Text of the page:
Network News

X My Profile
View More Activity
Posted at 8:54 AM ET, 02/27/2011

What IS Alliance for Justice?

By Jennifer Rubin

On Friday, I delved into the left's "Koch derangement syndrome," the effort to run the 2012 campaign against the two mega-wealthy brothers who donate to conservative causes, rather than the individuals who will be on the ballot. As I explained, a left-wing outfit, Alliance for Justice (AFJ), has been one of the cheerleaders for the part of the Koch vendetta that is focused on attacking Supreme Court justices Antonin Scalia and Clarence Thomas, who ruled in favor of the primacy of the First Amendment in the Citizens United case.

Who is involved in AFJ, and what does it do? It is actually a coalition of 74 member groups including some prominent left-wing groups such as the Mexican American Legal Defense and Educational Fund (MALDEF), NARAL Pro-Choice America and the National Lawyers Guild. Its most visible role is in judicial nomination fights. It has -- long before the Citizens United case -- gone after Supreme Court justices nominated by Republican presidents. AJF's executive director, Nan Aron, is invariably among the shrillest voices in these Supreme Court battles. As The Post reported in 2005:

Aron, Ralph Neas of People for the American Way and Wade Henderson of the Leadership Conference on Civil Rights have been a close-knit and consistent team of opposition to conservative judicial nominees. They led the movement that sank Robert Bork in 1987, and they've never looked back.

The names of the justices may change but the lines are remarkably similar. "Roberts court protects the powerful," she proclaimed. Sam Alito, she told us, "pursued a very consistent agenda that favors government intrusion into our personal lives and sides with powerful interests over ordinary Americans."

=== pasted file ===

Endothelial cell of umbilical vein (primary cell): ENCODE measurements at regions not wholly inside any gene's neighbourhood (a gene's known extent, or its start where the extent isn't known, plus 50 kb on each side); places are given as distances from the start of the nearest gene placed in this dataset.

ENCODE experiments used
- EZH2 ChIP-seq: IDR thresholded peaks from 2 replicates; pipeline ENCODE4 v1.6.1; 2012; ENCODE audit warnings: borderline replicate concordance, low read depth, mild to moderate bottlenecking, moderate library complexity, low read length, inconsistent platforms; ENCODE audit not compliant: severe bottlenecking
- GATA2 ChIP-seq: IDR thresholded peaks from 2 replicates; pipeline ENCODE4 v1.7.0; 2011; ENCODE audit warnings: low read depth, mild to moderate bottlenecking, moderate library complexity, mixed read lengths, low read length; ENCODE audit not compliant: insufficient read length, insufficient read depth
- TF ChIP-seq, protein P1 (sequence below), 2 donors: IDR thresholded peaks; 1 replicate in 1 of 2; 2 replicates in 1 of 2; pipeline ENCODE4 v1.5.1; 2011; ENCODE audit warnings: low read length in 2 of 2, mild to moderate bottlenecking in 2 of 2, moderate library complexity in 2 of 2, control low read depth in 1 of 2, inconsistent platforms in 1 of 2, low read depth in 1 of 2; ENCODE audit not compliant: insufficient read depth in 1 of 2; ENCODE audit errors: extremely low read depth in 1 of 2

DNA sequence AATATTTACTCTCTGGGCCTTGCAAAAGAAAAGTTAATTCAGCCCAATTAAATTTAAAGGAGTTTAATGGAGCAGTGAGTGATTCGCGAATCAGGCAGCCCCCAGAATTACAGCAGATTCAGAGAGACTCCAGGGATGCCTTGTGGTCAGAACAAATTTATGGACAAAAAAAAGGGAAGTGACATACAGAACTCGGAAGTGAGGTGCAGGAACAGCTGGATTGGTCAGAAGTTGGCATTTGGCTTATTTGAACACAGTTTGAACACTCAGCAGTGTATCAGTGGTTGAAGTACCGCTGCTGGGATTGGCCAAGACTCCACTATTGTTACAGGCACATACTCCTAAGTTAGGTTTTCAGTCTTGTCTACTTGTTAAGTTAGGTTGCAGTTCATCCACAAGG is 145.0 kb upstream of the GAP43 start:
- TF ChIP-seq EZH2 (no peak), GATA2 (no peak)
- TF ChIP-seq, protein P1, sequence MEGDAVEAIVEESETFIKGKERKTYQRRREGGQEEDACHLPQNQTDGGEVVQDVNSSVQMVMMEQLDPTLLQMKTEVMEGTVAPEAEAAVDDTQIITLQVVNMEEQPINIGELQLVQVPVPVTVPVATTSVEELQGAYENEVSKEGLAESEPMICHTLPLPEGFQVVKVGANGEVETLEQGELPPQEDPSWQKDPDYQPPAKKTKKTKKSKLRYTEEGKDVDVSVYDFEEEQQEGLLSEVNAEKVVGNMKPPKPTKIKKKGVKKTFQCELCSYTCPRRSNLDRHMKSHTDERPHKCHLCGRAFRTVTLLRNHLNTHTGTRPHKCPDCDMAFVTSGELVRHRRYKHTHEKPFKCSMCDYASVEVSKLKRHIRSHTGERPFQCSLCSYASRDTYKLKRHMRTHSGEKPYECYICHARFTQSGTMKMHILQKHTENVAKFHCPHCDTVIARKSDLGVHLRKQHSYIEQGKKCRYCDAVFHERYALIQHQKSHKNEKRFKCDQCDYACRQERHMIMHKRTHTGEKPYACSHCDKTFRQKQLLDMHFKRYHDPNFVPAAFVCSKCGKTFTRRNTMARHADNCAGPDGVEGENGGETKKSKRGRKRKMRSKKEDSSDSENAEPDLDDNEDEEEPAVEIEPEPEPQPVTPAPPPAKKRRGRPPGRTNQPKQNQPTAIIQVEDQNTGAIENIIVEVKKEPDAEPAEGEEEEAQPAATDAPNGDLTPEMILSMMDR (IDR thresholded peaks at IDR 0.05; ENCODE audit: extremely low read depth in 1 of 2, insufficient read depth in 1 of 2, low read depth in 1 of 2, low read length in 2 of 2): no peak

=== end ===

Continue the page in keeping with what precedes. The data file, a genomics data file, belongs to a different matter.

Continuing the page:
You would think that when, for example, Aron and AFJ line up in favor of "a code of conduct" for justices that their leftist affiliation and track record would at least be revealed.

And -- no shock to those who've been reading Right Turn -- the financial backers of AFJ are many of the same characters we've seen on donor lists of other left-wing front groups (e.g., J Street, Common Cause and Citizens for Responsibility and Ethics in Washington, or CREW). Six-figure donations come from George Soros's Open Society Institute, the Joyce Foundation, the Arca Foundation, the Tides Foundation). And the Service Employees International Union (SEIU) is there, too.

But, as with many of these left-wing groups, it's hard to find an accurate accounting of about AFJ's donors. There is no list on its Web site. I asked AFJ a series of questions. Where I can find a complete list of AFJ's donors? Did any organization that funds AFJ participate in the Citizens United case? Did any group that received funds from AFJ participate in Citizens United? No responses were forthcoming.

From our brief inquiry into some left-wing groups, we've learned a few things. First, they share many of the same donors. Second, they often pursue the same agenda ("Get the Koch brothers!") And, while they talk an awful lot about "transparency" and the menace of "anonymous donors," their own disclosure is limited, at best.

Don't get me wrong. Rich people and foundations have every right to operate in this fashion. But it's rank hypocrisy for them to go after the Koch brothers for funding lots of conservative groups. Moreover, the mainstream media and Congress should stop pretending that these left-wing front groups are high-minded independent watch dogs. In fact, these groups are highly partisan and selective attack dogs.